Suddenly a soldier ran into the yard with a note for the officer. The officer gave orders for the bodies to be taken up and the red tabs left the yard with them.

For five minutes the barricade was silent and mistrustful. Then the first zeks peeped cautiously into the yard. It was empty, except for the black prison caps lying around, dead men’s caps with stitched-on number patches.

(They discovered later that the order to clear the yard had been given by the Minister of Internal Affairs of the Kazakh Republic, who had just flown in from Alma-Ata. The bodies carried away were driven out into the steppe and buried, to rule out postmortem examination if someone later called for it.)

Shouts of “Hurrah” went through the ranks, and they poured into the yard and on into the women’s camp. They enlarged the breach. Then they freed the women in the jailhouse — and the whole camp was united! The whole of the main camp area was free–Mily No. 4 Division (the camp jail) was left.

There were four red-tabbed sentries on every tower — no lack of ears to cram with insults! Prisoners stood facing the towers and shouted at them (the women, naturally, louder than anyone): “You’re worse than Fascists!. . . Bloodsuckers!. . . Murderers!”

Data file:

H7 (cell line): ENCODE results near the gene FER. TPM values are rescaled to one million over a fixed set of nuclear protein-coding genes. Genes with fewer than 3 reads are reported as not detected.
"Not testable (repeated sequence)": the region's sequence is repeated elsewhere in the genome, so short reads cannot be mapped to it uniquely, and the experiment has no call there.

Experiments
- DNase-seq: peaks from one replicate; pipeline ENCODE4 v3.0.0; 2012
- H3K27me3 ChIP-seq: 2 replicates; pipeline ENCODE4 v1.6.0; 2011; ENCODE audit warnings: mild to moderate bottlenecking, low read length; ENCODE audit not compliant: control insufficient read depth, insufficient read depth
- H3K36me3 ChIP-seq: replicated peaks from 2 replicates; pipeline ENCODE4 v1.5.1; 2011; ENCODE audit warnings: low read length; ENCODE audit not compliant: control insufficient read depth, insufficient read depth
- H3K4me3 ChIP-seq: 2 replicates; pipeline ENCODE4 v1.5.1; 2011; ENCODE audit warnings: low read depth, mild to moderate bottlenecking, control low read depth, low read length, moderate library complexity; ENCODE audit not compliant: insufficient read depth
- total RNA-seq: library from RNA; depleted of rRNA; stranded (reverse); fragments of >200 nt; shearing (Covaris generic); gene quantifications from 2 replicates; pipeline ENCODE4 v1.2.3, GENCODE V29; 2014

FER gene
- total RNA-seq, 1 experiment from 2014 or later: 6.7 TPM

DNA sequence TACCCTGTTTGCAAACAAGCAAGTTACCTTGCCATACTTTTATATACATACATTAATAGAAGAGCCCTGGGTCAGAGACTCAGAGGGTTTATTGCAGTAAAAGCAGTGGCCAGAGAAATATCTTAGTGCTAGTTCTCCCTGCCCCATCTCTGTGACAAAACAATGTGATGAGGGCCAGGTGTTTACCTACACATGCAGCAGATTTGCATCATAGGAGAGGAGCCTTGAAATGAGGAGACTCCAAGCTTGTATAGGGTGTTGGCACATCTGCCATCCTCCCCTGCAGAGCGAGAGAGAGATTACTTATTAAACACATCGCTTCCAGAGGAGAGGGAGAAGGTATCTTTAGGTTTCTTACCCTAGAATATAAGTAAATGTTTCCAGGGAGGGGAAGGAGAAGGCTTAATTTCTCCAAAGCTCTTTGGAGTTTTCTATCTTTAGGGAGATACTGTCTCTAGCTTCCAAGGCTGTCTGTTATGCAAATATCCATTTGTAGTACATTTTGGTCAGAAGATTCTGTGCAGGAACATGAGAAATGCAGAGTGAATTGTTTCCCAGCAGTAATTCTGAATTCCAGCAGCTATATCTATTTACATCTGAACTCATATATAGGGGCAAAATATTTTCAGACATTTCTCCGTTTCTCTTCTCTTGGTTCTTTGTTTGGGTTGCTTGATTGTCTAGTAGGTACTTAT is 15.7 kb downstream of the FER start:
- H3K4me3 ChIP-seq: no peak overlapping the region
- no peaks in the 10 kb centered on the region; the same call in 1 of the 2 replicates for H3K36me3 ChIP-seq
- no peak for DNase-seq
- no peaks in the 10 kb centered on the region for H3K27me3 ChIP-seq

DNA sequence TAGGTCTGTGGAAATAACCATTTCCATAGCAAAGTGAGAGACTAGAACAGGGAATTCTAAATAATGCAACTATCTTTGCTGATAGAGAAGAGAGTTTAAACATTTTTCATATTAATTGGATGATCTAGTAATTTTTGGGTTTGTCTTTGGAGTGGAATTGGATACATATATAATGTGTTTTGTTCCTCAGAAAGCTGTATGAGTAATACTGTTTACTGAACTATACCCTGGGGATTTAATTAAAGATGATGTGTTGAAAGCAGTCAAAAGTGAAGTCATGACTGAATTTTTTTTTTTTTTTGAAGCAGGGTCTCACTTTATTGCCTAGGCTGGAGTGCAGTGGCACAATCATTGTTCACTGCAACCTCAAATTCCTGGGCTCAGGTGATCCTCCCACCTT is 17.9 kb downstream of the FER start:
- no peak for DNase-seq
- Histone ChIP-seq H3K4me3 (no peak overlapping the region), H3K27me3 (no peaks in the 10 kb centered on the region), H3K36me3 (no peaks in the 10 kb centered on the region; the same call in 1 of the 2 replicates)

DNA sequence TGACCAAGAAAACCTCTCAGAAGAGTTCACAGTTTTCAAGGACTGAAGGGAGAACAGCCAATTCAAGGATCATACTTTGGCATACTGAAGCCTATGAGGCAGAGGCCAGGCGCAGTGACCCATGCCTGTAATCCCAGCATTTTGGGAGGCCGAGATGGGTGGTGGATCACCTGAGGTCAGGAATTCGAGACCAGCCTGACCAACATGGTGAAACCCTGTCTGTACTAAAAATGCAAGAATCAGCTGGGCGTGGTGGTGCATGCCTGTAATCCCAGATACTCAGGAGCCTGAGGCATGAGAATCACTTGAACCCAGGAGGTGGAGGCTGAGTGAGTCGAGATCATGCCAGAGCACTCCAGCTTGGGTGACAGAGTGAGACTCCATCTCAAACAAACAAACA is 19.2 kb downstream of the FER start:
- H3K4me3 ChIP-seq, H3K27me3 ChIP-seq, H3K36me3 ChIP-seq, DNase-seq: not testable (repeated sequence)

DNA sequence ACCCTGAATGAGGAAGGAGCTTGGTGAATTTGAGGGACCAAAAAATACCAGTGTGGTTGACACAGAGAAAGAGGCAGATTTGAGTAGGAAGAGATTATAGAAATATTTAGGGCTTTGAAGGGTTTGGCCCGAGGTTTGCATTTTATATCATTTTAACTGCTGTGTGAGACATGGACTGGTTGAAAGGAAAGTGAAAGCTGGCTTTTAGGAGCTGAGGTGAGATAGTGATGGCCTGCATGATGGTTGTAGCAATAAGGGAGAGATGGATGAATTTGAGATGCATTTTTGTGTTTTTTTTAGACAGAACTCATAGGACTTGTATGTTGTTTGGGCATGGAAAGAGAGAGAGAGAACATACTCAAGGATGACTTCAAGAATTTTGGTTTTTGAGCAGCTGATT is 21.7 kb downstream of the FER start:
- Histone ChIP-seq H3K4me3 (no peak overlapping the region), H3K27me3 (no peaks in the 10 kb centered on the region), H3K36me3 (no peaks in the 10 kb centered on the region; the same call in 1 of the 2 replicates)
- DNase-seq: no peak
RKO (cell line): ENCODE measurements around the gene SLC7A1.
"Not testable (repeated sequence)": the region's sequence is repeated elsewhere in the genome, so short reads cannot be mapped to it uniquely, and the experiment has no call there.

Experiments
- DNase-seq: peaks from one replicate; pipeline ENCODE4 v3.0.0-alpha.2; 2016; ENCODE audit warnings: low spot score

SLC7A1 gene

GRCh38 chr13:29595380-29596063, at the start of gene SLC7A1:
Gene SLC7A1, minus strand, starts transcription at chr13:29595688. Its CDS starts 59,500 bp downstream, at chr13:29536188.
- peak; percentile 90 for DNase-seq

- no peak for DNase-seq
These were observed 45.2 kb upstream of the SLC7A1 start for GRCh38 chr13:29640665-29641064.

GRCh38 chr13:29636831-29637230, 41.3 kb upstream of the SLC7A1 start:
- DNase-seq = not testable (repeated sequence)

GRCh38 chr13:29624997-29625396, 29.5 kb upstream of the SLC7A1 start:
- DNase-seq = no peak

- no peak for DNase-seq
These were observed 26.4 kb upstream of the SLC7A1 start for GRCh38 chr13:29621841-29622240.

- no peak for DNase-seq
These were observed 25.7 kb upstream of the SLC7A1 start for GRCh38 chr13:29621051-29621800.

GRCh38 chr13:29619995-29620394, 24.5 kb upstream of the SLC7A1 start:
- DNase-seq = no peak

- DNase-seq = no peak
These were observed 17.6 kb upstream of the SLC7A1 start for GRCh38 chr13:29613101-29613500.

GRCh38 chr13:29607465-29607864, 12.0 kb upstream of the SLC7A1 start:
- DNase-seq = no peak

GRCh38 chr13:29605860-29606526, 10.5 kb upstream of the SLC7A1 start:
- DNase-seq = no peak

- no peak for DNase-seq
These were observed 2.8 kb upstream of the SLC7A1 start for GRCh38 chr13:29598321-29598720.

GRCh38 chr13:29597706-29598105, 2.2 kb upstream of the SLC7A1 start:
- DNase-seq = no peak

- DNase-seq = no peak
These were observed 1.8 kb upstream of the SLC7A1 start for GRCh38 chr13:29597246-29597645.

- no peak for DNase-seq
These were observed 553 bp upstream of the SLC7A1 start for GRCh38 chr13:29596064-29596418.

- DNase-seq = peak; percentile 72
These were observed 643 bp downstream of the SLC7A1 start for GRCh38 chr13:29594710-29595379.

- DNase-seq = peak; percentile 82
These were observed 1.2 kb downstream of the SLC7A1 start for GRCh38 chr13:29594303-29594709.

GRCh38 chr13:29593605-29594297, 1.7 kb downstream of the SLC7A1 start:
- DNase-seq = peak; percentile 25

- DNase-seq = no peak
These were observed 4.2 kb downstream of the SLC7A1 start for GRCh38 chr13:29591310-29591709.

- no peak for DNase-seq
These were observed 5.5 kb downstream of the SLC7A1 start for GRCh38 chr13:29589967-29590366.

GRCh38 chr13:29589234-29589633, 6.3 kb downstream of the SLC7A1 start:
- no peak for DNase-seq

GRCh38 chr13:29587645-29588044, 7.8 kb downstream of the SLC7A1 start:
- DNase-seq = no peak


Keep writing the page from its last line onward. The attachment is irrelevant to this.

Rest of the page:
A priest or two were of course easily found in the camp — and there in the morgue a requiem was sung for those who had been killed or died later from their wounds.

How can we say what feelings wrung the hearts of those eight thousand men, who for so long and until yesterday had been slaves with no sense of fellowship, and now had united and freed themselves, not fully perhaps, but at least within the rectangle of those walls, and under the gaze of those quadrupled guards? Even the bedridden fast in locked huts at Ekibastuz was felt as a moment of contact with freedom! This now was the February Revolution! So long suppressed, the brotherhood of man had broken through at last! We loved the thieves! And the thieves loved us! (There was no getting away from it: they had sealed the friendship in blood! They had departed from their code!) Still more, of course, we loved the women, and now we were living as human beings should, there were women at our side once more, and they were our sisters and shared our fate.